McLoughlin and Lee
distribution tools incorporating text (blogs, wikis, Twitter), audio (podcasting, Skype), photo (Flickr) and video (vodcasting, YouTube) capabilities continue to grow, tertiary education institutions are faced with ever expanding opportunities to integrate social media and technologies into teaching, learning and assessment. If employed in conjunction with appropriate strategies, learning technologies are capable of supporting and encouraging informal conversation, dialogue, collaborative content generation and the sharing of knowledge, thereby opening up access to a vast array of representations and ideas. Many social software tools afford greater agency to the learner by allowing autonomy and engagement in global communities where ideas are exchanged and knowledge is created as students assume active roles (Lee, McLoughlin & Chan, 2008; Ashton & Newman, 2006).
The learning experiences that are made possible by social software tools are active, process based, anchored in and driven by learners’ interests, and therefore have the potential to cultivate self regulated, independent learning. Self regulated learning (Biggs, 1987; Zimmerman & Schunk, 1989; Simons 1992) refers to the ability of a learner to prepare for his/her own learning, take the necessary steps to learn, manage and evaluate the learning and provide self feedback and judgment, while simultaneously maintaining a high level of motivation. A self regulated learner is able to execute learning activities that lead to knowledge creation, comprehension and higher order learning (Stubbé & Theunissen, 2008) by using processes such as monitoring, reflection, testing, questioning and self evaluation. The quest for learning to be ‘student centred’, self directed and self regulated has long been a pursuit of educators, and recent reports from various countries including the UK (see Owen, Grant, Sayers & Facer, 2006; Bryant, 2007; Minocha, 2009; CLEX, 2009), USA (see New Media Consortium, 2006, 2007, 2008, 2009; Salaway, Caruso & Nelson, 2008) and Australia (see Fitzgerald & Steele, 2008) indicate that the integration of social software into learning design can make a qualitative difference to giving students a sense of ownership and control over their own learning and career planning. However, universities and colleges still tend to rely on conservative, established course management systems (CMSs) and virtual learning environments (VLEs) that do not fully capitalise on the potential of social media that enable participation in global learning networks, collaboration and social networking. Of late, the personal learning environment (PLE) has emerged as a concept associated with the adoption of a raft of Web 2.0 tools that serves to integrate essential learning outcomes such as lifelong learning, informal learning and self directed learning.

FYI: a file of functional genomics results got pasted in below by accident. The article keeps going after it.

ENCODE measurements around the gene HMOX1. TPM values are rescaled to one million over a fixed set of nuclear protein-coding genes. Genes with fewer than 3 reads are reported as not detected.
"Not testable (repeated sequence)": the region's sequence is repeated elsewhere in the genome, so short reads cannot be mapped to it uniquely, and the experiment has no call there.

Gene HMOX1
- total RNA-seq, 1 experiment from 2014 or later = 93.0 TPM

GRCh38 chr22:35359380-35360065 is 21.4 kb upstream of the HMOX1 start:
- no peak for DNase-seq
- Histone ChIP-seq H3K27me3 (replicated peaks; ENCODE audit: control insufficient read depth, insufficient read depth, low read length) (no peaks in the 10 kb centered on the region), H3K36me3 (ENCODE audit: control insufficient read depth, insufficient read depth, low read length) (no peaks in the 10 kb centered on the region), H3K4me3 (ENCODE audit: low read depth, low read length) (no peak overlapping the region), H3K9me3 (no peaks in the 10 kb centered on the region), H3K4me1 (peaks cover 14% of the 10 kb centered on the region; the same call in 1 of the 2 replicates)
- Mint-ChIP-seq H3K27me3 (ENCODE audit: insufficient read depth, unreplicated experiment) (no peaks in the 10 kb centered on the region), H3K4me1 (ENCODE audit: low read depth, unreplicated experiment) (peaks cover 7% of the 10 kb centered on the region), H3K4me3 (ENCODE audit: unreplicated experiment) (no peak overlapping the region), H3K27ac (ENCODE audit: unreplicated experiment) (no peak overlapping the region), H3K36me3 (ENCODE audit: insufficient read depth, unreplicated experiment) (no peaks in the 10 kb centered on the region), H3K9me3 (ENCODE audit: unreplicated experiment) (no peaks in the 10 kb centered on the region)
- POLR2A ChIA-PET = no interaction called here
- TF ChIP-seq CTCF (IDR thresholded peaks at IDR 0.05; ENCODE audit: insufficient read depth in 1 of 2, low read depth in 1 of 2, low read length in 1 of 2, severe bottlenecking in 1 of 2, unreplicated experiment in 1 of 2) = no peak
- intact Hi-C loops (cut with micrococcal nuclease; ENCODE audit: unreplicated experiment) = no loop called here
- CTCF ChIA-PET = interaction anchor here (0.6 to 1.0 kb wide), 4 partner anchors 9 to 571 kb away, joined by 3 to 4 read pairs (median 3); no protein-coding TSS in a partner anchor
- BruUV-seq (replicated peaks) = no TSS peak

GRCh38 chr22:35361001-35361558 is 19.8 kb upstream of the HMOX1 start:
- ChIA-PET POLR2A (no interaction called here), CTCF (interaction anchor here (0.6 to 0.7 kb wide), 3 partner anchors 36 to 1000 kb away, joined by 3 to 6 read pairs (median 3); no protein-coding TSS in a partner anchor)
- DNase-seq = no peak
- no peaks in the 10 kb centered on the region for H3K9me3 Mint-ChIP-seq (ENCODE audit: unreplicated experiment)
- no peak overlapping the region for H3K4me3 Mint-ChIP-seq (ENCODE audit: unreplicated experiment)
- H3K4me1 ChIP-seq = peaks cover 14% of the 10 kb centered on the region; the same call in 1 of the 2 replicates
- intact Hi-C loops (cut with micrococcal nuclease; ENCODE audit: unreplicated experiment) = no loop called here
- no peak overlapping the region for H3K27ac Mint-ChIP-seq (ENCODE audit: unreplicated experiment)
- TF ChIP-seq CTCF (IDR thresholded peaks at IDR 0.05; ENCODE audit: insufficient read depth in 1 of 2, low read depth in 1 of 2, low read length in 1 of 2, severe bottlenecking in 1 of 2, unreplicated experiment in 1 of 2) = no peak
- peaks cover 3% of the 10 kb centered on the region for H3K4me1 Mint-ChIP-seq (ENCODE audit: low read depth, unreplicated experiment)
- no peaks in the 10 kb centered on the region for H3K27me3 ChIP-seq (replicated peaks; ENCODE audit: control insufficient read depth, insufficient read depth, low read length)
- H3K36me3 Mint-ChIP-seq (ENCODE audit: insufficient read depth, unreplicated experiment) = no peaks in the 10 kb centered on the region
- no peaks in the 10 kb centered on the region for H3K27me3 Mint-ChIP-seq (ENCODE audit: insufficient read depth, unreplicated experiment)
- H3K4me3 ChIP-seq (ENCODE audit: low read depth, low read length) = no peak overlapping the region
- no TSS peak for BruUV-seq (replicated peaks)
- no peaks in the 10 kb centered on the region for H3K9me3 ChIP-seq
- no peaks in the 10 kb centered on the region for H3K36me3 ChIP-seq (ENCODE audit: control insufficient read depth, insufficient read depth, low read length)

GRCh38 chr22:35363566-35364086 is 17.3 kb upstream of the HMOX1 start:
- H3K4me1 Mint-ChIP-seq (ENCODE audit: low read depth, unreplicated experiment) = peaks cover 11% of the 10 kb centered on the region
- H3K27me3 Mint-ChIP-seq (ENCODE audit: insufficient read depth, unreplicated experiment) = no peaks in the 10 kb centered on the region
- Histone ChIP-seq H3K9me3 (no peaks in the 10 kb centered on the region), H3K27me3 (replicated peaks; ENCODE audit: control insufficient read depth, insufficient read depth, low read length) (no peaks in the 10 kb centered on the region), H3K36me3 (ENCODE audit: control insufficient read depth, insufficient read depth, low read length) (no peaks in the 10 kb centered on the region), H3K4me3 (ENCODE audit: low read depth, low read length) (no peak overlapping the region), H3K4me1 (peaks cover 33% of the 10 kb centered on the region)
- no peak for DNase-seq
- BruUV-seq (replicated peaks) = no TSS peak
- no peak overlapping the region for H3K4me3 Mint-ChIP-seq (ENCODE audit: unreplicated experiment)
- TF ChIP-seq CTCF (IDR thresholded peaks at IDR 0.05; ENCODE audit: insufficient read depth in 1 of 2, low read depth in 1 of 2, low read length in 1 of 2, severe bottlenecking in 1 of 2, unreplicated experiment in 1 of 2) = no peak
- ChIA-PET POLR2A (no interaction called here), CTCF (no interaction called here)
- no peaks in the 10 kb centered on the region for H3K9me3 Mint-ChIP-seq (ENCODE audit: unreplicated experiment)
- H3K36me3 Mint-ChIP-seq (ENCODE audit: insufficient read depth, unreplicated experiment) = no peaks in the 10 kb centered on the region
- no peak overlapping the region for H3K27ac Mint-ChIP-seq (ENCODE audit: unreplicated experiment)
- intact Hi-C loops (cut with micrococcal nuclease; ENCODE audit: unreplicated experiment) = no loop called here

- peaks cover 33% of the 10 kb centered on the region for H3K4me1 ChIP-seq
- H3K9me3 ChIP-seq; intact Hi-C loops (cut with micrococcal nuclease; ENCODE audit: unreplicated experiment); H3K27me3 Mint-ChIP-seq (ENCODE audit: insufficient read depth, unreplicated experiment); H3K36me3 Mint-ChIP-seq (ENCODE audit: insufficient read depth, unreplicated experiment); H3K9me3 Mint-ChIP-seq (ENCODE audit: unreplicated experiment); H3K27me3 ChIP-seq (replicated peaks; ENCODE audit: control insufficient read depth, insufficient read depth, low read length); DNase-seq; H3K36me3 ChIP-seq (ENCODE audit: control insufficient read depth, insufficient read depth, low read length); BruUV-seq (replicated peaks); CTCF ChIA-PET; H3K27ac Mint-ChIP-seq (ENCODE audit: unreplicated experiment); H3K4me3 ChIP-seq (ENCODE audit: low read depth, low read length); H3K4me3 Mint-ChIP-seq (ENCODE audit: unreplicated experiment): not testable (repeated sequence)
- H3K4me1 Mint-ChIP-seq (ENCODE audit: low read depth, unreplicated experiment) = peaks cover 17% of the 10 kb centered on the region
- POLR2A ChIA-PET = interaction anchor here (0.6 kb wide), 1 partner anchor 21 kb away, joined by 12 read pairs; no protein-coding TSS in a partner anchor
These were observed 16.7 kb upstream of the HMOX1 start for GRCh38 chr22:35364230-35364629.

The most compelling argument for the PLE is to develop educational technology which can respond to the way people are using technology for learning and which allows them to … shape their own learning spaces, to form and join communities and to create, consume, remix, and share material” (Attwell, 2006a, “What about educational technology?”, para. 8).
In this article, we consider issues pertaining to the design of personalised learning spaces, resources and environments using social software and media, and how they might be used to promote and achieve learner self direction. Of crucial importance to attaining the longstanding goal of student centred learning is the need to acknowledge the importance of including informal modes of learning in the learning experience, to realise that learner needs and preferences cannot be addressed as static constructs during the design and development phases of instructional design, and to provide suitable scaffolds to support the learning outcomes to be attained. Educators need to revisit socially based, conversationally driven designs for self directed learning and be